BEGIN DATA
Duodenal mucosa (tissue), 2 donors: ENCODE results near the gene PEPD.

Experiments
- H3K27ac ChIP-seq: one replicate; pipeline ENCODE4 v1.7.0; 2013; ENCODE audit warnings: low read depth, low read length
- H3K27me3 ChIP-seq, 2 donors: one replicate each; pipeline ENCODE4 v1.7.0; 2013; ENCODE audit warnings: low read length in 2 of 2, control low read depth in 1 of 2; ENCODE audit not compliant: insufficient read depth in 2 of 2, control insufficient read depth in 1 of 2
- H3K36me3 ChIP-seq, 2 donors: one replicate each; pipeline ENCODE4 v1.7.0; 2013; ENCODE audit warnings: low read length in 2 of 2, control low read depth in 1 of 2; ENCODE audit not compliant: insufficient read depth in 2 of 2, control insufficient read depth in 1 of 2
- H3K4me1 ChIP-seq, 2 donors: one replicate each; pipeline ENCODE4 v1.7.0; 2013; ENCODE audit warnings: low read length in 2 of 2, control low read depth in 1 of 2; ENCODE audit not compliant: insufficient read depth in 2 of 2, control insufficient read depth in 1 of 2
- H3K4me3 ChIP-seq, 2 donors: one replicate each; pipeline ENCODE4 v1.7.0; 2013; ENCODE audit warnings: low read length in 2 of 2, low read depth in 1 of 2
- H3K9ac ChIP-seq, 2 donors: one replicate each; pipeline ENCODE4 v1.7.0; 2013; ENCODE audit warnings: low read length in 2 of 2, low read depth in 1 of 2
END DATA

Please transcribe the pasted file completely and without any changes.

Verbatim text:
Duodenal mucosa (tissue), 2 donors: ENCODE results near the gene PEPD.

Experiments
- H3K27ac ChIP-seq: one replicate; pipeline ENCODE4 v1.7.0; 2013; ENCODE audit warnings: low read depth, low read length
- H3K27me3 ChIP-seq, 2 donors: one replicate each; pipeline ENCODE4 v1.7.0; 2013; ENCODE audit warnings: low read length in 2 of 2, control low read depth in 1 of 2; ENCODE audit not compliant: insufficient read depth in 2 of 2, control insufficient read depth in 1 of 2
- H3K36me3 ChIP-seq, 2 donors: one replicate each; pipeline ENCODE4 v1.7.0; 2013; ENCODE audit warnings: low read length in 2 of 2, control low read depth in 1 of 2; ENCODE audit not compliant: insufficient read depth in 2 of 2, control insufficient read depth in 1 of 2
- H3K4me1 ChIP-seq, 2 donors: one replicate each; pipeline ENCODE4 v1.7.0; 2013; ENCODE audit warnings: low read length in 2 of 2, control low read depth in 1 of 2; ENCODE audit not compliant: insufficient read depth in 2 of 2, control insufficient read depth in 1 of 2
- H3K4me3 ChIP-seq, 2 donors: one replicate each; pipeline ENCODE4 v1.7.0; 2013; ENCODE audit warnings: low read length in 2 of 2, low read depth in 1 of 2
- H3K9ac ChIP-seq, 2 donors: one replicate each; pipeline ENCODE4 v1.7.0; 2013; ENCODE audit warnings: low read length in 2 of 2, low read depth in 1 of 2